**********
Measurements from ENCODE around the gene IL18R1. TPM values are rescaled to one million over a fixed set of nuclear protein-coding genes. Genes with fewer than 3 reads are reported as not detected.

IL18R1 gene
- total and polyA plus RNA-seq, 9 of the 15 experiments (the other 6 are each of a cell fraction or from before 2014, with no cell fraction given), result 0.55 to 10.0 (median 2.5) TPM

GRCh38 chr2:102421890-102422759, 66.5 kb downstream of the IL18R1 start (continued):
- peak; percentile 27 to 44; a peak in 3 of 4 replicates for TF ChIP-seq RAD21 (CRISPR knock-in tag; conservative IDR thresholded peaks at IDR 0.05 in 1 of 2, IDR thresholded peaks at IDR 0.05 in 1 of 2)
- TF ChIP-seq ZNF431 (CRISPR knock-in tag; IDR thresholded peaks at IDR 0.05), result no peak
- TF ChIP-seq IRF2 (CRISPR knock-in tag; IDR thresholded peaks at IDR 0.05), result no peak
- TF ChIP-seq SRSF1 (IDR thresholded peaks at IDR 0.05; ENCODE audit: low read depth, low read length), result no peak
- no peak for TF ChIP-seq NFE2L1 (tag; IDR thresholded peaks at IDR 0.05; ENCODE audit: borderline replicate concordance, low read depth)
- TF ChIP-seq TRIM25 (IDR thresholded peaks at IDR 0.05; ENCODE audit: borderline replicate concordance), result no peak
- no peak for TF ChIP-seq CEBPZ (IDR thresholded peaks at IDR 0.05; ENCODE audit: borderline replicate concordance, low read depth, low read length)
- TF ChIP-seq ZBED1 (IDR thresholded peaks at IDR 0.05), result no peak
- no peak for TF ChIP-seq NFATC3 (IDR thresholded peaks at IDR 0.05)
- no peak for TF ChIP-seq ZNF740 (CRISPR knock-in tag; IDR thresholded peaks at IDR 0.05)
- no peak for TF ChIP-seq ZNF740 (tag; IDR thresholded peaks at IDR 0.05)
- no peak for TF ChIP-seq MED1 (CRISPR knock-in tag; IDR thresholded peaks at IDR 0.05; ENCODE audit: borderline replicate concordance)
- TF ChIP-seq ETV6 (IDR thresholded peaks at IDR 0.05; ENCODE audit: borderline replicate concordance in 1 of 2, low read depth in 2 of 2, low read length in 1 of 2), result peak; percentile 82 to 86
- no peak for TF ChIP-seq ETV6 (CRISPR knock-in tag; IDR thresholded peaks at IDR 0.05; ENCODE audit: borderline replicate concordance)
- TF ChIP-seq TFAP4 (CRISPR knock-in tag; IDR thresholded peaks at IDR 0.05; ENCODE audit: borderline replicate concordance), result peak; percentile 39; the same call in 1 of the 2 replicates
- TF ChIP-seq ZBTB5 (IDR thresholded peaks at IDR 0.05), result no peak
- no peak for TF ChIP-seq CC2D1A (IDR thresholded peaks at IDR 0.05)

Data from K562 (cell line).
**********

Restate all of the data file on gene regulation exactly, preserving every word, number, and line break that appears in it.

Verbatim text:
Measurements from ENCODE around the gene IL18R1. TPM values are rescaled to one million over a fixed set of nuclear protein-coding genes. Genes with fewer than 3 reads are reported as not detected.

IL18R1 gene
- total and polyA plus RNA-seq, 9 of the 15 experiments (the other 6 are each of a cell fraction or from before 2014, with no cell fraction given), result 0.55 to 10.0 (median 2.5) TPM

GRCh38 chr2:102421890-102422759, 66.5 kb downstream of the IL18R1 start (continued):
- peak; percentile 27 to 44; a peak in 3 of 4 replicates for TF ChIP-seq RAD21 (CRISPR knock-in tag; conservative IDR thresholded peaks at IDR 0.05 in 1 of 2, IDR thresholded peaks at IDR 0.05 in 1 of 2)
- TF ChIP-seq ZNF431 (CRISPR knock-in tag; IDR thresholded peaks at IDR 0.05), result no peak
- TF ChIP-seq IRF2 (CRISPR knock-in tag; IDR thresholded peaks at IDR 0.05), result no peak
- TF ChIP-seq SRSF1 (IDR thresholded peaks at IDR 0.05; ENCODE audit: low read depth, low read length), result no peak
- no peak for TF ChIP-seq NFE2L1 (tag; IDR thresholded peaks at IDR 0.05; ENCODE audit: borderline replicate concordance, low read depth)
- TF ChIP-seq TRIM25 (IDR thresholded peaks at IDR 0.05; ENCODE audit: borderline replicate concordance), result no peak
- no peak for TF ChIP-seq CEBPZ (IDR thresholded peaks at IDR 0.05; ENCODE audit: borderline replicate concordance, low read depth, low read length)
- TF ChIP-seq ZBED1 (IDR thresholded peaks at IDR 0.05), result no peak
- no peak for TF ChIP-seq NFATC3 (IDR thresholded peaks at IDR 0.05)
- no peak for TF ChIP-seq ZNF740 (CRISPR knock-in tag; IDR thresholded peaks at IDR 0.05)
- no peak for TF ChIP-seq ZNF740 (tag; IDR thresholded peaks at IDR 0.05)
- no peak for TF ChIP-seq MED1 (CRISPR knock-in tag; IDR thresholded peaks at IDR 0.05; ENCODE audit: borderline replicate concordance)
- TF ChIP-seq ETV6 (IDR thresholded peaks at IDR 0.05; ENCODE audit: borderline replicate concordance in 1 of 2, low read depth in 2 of 2, low read length in 1 of 2), result peak; percentile 82 to 86
- no peak for TF ChIP-seq ETV6 (CRISPR knock-in tag; IDR thresholded peaks at IDR 0.05; ENCODE audit: borderline replicate concordance)
- TF ChIP-seq TFAP4 (CRISPR knock-in tag; IDR thresholded peaks at IDR 0.05; ENCODE audit: borderline replicate concordance), result peak; percentile 39; the same call in 1 of the 2 replicates
- TF ChIP-seq ZBTB5 (IDR thresholded peaks at IDR 0.05), result no peak
- no peak for TF ChIP-seq CC2D1A (IDR thresholded peaks at IDR 0.05)

Data from K562 (cell line).